apart showing no weakness at the pasterns, from which point the feet
turn out a little. Shoulders well laid back with no looseness at
1) ‘Set rather wide apart’ appears in the 1948 Standard, having been
moved, as it were, from the Body clause.
2) ‘Well boned’ made its first appearance in 1948. Special note that
the word used is ‘well’ rather than ‘good’, ‘strong’, or ‘big’.
3) The shoulders were mentioned for the first time only in 1948
‘without looseness at the shoulders’.
4) Shoulders were redefined in 1987 with ‘shoulders well laid back’
– and ‘looseness’ was now connected with another part of the anatomy
as in ‘with no looseness at elbows’.
5) Having no clause of their own originally, the ‘well padded’ feet
were mentioned in this clause only in 1935.
6) ‘Straight’ as in legs; ‘turn out a little’ as in feet; and
‘showing no weakness at pasterns’ are the three phrases that remain
consistent in all three Standards.
1935: Hind Legs: Hindquarters well muscled let down at hocks like a
1948: Hindquarters: The hindquarters should be well muscled, hocks
let down with stifles well bent. Legs should be parallel when viewed
1987: Hindquarters: Well muscled, hocks well let down with stifles
well bent. Legs parallel when viewed from behind.
1) Bend of stifle was not mentioned in 1935 when this clause was
called “Hind Legs’.
2) For the first time, the term “parallel” was introduced into the
3) Both the 1948 and 1987 Standards are otherwise practically
1935: Coat: Short, smooth and close to skin.
1948: Coat: Smooth, short and close to skin.
1987: Coat: Smooth, short and close.
1) Identical except for the words ‘to skin’ being dropped in 1987.
1935: Colour: May be any shade of brindle – Black – White – Fawn or
Red or any of these colors with white. Black and tan and liver not
to be encouraged.
1948: Colour: Red, fawn, white, black or blue, or any of these
colors with white. Any shade of brindle or any shade of brindle with
white. Black-and-tan or liver colour not to be encouraged.
1987: Colour: Red, fawn, white, black or blue, or any one of these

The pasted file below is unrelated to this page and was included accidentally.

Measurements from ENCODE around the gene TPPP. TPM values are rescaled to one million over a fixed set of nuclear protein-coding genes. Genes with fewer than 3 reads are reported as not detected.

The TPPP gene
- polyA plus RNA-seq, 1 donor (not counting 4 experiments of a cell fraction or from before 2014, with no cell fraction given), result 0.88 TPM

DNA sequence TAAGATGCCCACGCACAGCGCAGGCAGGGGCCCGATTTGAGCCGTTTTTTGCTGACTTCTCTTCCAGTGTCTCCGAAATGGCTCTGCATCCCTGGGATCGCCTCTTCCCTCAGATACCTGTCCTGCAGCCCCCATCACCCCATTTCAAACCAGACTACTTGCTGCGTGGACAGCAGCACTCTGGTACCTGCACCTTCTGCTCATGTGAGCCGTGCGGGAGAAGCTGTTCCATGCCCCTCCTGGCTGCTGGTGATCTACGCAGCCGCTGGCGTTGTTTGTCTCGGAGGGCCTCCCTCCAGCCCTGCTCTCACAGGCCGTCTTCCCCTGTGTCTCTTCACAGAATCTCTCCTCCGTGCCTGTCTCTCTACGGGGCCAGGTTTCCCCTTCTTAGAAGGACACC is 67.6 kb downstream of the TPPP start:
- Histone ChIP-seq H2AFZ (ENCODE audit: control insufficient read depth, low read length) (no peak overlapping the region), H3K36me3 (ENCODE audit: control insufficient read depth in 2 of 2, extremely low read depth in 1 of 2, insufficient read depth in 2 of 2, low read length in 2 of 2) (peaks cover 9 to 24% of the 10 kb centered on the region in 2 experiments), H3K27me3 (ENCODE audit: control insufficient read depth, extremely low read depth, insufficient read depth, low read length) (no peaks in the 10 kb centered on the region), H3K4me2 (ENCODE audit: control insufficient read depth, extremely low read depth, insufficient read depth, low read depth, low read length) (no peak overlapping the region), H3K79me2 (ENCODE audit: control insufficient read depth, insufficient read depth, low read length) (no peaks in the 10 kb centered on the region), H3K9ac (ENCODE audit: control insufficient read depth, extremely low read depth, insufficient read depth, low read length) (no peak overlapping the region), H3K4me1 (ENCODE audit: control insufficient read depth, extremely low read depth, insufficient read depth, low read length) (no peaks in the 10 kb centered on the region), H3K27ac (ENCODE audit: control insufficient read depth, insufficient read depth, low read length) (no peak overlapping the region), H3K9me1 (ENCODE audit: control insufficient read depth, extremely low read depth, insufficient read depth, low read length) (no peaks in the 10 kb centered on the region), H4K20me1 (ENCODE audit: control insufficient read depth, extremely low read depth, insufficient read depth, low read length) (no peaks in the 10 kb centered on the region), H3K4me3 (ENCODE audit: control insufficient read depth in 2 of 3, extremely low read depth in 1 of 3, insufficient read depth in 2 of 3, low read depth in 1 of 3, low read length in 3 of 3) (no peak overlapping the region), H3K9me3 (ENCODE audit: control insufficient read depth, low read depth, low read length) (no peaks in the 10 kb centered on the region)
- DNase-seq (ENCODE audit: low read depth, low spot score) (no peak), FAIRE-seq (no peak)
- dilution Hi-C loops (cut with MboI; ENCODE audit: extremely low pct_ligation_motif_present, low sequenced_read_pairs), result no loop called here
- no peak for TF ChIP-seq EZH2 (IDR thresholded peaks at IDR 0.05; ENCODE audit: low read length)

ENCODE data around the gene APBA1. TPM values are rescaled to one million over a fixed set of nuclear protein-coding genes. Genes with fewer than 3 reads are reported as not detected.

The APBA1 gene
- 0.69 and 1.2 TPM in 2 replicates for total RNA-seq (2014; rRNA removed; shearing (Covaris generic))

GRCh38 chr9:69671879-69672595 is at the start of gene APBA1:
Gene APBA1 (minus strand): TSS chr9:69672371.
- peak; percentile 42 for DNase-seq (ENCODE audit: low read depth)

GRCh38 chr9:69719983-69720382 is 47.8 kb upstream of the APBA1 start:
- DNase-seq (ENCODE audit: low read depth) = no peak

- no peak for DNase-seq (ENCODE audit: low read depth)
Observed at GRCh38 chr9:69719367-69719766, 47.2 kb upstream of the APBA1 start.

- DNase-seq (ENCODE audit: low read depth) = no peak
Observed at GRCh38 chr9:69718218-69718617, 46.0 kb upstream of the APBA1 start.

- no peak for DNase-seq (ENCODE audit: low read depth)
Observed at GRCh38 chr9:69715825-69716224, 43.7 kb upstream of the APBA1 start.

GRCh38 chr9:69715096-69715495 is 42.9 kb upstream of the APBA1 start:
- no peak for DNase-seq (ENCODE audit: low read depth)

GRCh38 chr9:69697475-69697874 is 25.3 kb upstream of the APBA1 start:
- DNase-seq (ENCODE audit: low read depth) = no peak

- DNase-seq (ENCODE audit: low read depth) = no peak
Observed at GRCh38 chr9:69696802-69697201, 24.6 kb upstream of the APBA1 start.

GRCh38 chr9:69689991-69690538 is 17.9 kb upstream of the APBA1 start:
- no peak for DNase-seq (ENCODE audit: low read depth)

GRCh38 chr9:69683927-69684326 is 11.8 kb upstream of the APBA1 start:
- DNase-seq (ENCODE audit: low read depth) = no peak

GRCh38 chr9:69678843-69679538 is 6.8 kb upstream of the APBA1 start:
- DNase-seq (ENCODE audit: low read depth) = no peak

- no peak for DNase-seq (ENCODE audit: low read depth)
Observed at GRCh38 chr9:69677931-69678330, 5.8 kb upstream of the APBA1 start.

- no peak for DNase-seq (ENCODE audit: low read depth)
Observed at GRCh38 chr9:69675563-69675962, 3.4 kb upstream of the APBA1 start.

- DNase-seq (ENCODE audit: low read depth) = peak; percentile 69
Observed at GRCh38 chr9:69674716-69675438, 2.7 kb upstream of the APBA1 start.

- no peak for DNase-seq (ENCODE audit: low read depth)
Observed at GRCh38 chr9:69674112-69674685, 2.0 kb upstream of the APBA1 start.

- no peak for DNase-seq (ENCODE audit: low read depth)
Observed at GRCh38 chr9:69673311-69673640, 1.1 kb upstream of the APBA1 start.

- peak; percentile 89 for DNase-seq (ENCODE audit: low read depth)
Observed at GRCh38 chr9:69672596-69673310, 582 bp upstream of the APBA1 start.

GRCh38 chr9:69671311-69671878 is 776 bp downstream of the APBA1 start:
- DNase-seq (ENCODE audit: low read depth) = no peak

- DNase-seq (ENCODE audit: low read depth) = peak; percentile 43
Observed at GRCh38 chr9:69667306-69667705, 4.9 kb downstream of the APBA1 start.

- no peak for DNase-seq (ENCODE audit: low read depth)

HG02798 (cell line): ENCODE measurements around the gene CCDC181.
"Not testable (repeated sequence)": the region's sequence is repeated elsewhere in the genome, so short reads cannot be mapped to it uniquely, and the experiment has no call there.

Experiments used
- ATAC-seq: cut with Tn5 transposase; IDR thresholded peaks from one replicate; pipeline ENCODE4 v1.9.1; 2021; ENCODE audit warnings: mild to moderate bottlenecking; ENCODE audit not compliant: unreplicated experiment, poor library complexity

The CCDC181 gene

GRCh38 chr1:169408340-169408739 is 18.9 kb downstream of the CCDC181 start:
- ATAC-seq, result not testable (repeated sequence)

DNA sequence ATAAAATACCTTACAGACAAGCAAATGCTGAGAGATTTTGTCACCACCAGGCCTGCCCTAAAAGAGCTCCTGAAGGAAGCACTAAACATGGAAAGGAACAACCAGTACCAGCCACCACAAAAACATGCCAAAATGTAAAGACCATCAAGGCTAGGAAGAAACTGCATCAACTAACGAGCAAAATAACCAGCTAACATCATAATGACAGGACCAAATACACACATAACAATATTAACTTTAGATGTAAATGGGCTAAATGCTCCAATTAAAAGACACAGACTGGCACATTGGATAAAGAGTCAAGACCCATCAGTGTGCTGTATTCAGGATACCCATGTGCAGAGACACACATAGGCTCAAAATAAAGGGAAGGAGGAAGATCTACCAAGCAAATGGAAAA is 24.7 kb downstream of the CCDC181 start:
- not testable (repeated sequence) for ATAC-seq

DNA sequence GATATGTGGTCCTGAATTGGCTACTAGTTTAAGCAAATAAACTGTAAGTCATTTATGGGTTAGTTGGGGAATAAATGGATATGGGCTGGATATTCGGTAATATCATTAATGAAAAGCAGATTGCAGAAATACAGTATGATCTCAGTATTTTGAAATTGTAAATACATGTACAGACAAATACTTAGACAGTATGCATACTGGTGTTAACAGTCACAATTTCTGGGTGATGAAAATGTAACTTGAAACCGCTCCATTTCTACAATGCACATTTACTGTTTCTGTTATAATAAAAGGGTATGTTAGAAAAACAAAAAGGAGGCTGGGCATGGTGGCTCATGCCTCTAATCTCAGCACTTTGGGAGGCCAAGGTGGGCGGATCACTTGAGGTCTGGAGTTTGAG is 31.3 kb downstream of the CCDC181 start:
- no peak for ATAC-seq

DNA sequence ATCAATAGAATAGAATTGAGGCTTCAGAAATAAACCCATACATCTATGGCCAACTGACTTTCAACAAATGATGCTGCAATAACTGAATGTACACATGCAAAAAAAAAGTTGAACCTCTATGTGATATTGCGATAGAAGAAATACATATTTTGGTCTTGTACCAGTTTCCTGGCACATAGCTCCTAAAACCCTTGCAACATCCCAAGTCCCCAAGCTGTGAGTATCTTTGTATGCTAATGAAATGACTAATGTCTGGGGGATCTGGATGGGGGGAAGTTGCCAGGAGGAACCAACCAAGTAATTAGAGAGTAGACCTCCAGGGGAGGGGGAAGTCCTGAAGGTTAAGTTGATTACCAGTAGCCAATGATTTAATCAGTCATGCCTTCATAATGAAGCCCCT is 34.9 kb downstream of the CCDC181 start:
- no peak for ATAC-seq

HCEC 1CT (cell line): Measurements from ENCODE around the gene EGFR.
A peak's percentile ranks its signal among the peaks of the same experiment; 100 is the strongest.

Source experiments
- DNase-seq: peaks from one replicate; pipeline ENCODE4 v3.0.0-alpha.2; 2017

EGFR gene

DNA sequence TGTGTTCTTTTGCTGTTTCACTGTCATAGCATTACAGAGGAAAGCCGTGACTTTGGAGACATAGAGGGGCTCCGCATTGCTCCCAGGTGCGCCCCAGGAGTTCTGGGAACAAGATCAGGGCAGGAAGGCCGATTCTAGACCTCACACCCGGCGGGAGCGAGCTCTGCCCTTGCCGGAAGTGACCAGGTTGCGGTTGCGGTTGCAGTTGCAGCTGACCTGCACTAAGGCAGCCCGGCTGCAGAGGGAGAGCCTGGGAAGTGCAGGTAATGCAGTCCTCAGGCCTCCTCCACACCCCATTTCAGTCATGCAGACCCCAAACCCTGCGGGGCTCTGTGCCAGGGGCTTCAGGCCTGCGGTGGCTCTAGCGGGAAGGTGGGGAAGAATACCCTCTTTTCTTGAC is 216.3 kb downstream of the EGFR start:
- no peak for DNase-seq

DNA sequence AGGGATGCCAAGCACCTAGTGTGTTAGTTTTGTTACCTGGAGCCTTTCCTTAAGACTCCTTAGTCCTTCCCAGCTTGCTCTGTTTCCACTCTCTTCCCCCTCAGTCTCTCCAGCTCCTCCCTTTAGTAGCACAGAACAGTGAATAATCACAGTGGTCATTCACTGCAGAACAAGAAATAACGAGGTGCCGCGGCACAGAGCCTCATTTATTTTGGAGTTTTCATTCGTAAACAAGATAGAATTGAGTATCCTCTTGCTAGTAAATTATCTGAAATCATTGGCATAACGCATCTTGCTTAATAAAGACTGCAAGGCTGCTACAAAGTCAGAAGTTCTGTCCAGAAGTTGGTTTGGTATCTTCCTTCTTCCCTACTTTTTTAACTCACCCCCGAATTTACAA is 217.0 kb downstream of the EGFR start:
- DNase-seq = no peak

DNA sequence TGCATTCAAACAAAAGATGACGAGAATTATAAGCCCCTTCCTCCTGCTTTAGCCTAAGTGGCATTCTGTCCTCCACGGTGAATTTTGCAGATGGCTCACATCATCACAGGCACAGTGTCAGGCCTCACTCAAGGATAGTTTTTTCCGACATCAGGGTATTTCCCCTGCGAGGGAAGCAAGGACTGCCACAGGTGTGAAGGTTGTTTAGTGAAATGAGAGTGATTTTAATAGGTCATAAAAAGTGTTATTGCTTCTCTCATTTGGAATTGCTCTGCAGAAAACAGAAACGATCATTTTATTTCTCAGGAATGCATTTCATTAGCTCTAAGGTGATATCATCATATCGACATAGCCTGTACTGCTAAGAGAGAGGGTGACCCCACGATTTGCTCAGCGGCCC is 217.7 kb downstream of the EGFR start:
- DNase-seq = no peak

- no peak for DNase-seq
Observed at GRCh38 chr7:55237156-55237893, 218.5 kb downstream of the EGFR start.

colors with white. Any shade of brindle or any shade of brindle with
white. Black-and tan or liver colour highly undesirable.
1) ‘Blue’ was not part of the original Standard. The old timers who
‘invented’ the Breed would probably have considered what we call
‘blue’ today actually as ‘liver’.
2) ‘Not to be encouraged’ was changed to ‘highly undesirable’ in
1935: Feet: Not mentioned.
1948: Feet: The feet should be well padded, strong and of medium
1987: Feet: Well padded, strong and of medium size. Nails black in
solid coloured dogs.
1) Feet had no specific clause in 1935 but were mentioned under
‘Front Legs’. (see above).
2) The 1948 Standard saw the description of the feet expanded with
‘strong and of medium size’.
3) The 1987 Standard calls for ‘nails black in solid coloured dogs’,
a dubious term. Is white a colour? Is brindle a solid colour or a
1935: Tail: The tail should be of medium length tapering to a point
and carried rather low; it should not curl much and may be compared
to an oldfashioned pump handle.
1948: Tail: The tail should be of medium length, low set, tapering
to a point and carried rather low. It should not curl much and may
be likened to an oldfashioned pump handle.
1987: Tail: Medium length, low set tapering to a point and carried
rather low. Should not curl much and may be likened to an
old-fashioned pump handle.
1) Apart from the addition of ‘low set’ in 1948, this clause remains